only from the top down, you will fail.”

— Never seeing people as
adjectives, but speaking to them as “nouns,” as a man, a woman, a human being. Finding things in common to talk about and listening with respect despite different points of view.

— “Joy and lightness,”
because it’s not enough to tell the truth if a text or discourse is “terribly

— Building a bridge by shaking
hands, hugging, crying, eating, drinking together. In Argentina when people
want to talk, they say, “Let’s get a coffee,” because real communication cannot happen “without making a bridge, and without eating.
Words alone are not enough.”

— “Rediscovering the sense
of touch,” because it is the most important of the five senses. “Perfect communication” doesn’t require the latest technology, it can be just giving a hand or a kiss “without words.”

— Building relationships with
concrete gestures of charity, which is why “the church communicates best
when it does so with the poor and the sick,” when it is following the path
of the beatitudes. “It is very interesting, communication is at work in
the beatitudes. If you read them carefully, these are also the rules for better

Pope Francis said that the best
communicator of all is God, because communication requires moving outward and
toward others.

“He communicates by showing a
path for his people” to escape slavery and “God communicates by
lowering himself” in Jesus Christ, he said.

“Because man is made in God’s
image, he must lower himself for there to be true communication,” to be “on
par with another,” not because the other is inferior, but as “an act
of humility, of freedom.”

This free outpouring of words and “primordial
gestures” means that “communication always has something messy about it. Deep down, it increases spontaneity,” he said.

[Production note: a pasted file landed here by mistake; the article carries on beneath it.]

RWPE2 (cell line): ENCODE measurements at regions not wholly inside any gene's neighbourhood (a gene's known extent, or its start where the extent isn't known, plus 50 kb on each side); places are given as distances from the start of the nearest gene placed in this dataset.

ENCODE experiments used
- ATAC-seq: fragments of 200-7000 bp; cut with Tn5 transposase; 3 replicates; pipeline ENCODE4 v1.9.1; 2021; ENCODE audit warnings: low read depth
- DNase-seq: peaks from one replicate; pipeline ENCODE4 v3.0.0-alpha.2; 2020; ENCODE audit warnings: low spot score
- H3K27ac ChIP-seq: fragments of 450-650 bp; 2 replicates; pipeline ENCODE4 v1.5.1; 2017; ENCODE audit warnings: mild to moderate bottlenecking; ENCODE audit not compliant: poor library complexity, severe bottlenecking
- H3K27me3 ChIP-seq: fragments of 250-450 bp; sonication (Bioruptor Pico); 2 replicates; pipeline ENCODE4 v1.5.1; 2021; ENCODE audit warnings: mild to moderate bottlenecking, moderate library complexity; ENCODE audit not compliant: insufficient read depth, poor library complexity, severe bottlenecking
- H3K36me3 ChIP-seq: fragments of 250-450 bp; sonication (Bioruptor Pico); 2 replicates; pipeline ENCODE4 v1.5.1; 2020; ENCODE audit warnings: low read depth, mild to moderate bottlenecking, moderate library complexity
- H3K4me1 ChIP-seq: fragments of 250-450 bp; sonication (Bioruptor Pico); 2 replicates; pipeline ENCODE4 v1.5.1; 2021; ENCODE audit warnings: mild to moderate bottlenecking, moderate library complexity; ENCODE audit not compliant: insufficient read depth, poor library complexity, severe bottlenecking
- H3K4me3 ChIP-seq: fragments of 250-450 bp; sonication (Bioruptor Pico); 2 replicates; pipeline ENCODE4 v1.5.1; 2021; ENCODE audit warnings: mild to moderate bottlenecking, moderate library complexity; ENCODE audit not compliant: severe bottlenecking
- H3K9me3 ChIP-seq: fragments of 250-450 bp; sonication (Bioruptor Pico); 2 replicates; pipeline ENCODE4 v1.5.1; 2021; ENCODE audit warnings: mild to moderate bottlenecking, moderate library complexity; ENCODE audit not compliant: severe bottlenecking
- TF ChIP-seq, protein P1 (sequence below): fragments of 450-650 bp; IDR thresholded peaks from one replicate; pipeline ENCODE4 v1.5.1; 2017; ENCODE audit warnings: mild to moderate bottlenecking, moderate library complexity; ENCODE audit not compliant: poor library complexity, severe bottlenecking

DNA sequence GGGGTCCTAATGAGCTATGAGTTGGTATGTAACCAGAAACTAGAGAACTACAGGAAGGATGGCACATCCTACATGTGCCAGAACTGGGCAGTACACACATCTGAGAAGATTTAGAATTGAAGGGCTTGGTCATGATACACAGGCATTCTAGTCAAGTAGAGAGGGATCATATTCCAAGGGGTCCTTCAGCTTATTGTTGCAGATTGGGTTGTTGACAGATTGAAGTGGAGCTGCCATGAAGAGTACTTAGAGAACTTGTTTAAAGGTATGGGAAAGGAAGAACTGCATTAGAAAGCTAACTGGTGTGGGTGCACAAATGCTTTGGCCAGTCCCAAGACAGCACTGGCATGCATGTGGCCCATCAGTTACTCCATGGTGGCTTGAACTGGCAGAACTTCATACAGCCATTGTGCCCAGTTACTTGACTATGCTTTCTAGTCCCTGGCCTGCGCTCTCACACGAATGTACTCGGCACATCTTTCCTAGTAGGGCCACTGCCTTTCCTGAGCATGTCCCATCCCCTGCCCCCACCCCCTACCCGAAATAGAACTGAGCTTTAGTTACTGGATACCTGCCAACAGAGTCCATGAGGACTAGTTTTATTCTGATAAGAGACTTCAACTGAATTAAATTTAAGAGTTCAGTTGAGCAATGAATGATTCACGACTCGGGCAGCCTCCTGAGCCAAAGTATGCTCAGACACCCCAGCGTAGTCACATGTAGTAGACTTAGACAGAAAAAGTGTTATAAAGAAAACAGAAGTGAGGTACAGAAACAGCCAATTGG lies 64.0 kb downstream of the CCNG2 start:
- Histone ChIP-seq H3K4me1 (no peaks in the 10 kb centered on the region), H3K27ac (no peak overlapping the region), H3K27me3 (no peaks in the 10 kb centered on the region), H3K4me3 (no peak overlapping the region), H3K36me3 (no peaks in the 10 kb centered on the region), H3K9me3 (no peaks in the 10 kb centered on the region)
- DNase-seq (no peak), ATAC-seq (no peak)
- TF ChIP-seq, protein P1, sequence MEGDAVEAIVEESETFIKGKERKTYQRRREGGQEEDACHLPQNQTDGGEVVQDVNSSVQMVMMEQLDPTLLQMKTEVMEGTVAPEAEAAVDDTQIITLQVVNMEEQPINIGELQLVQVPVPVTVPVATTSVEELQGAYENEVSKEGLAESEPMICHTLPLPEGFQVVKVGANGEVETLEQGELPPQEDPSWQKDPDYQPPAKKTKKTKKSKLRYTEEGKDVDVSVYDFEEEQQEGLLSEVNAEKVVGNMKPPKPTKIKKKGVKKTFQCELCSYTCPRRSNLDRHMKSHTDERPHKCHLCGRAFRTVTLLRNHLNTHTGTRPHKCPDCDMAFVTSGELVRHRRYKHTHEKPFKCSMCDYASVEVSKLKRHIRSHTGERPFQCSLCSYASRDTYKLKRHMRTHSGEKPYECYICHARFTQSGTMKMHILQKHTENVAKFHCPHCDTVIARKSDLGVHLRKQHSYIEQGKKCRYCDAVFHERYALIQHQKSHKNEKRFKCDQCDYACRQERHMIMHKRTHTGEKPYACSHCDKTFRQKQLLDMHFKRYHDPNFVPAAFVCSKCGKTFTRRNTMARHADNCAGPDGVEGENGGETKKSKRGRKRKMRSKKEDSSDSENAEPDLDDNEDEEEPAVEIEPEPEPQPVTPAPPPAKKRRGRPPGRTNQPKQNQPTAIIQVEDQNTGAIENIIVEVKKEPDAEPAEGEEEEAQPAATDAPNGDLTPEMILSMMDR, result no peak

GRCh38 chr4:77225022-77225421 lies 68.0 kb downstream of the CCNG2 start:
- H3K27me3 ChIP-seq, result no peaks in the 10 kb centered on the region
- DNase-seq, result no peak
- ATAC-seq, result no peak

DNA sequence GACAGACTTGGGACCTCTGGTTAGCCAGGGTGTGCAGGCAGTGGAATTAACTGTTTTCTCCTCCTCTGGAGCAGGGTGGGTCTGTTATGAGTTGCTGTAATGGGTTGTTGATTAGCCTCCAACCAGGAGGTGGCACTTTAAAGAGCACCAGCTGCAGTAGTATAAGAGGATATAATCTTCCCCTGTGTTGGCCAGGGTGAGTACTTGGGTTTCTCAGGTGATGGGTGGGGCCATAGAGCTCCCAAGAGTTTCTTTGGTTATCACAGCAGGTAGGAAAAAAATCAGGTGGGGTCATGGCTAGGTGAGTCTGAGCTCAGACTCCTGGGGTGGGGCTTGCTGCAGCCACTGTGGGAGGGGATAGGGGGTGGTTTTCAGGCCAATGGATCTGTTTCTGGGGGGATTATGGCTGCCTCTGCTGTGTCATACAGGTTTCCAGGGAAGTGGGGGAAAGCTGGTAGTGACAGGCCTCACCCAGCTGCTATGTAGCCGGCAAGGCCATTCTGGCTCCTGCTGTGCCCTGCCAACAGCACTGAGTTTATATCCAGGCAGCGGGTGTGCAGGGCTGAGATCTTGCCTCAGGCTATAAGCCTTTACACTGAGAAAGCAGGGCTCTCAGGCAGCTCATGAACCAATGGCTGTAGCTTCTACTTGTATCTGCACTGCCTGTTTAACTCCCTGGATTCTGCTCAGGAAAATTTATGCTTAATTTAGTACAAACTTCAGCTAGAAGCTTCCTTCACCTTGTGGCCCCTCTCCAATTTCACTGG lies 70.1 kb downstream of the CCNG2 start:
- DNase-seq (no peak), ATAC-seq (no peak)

When asked whether he was worried
his fondness for speaking informally and off-the-cuff so much posed any risks
to his official pronouncements or his credibility, the pope said, “I
believe prudence is necessary, not ‘cold’ prudence,” but just enough to
know “how far we should go.”

But he said, “I myself have
made mistakes. I was wrong two or three times in the way I said things” on
the plane with journalists.

“The plane is dangerous,”
Wolton replied, because the journalists are “looking for what is
forbidden. They like that.”

“What I can say, I say. And
some are appalled, that is true,” the pope said.

Asked whether knowing whatever he
says will go global caused him any distress, the pope said while he does not
feel anxious, “there’s a lot of pressure.”

“When I get on the plane with
the journalists I feel as if I am descending into the lion’s den. And I begin
by praying, then I try to be very clear,” but there have been some “missteps,”
he said, without specifying what.

The pope’s vision of communication
parallels his overall vision of always needing to be in movement, meeting
others, opening doors, sometimes taking wrong turns, but always walking,
because a person who is not on a journey “is a mummy, a museum piece.”

“It’s hard to communicate,
but we communicate despite it all. I say this because we must not reject people
who are on the move, since it would be to reject communication.”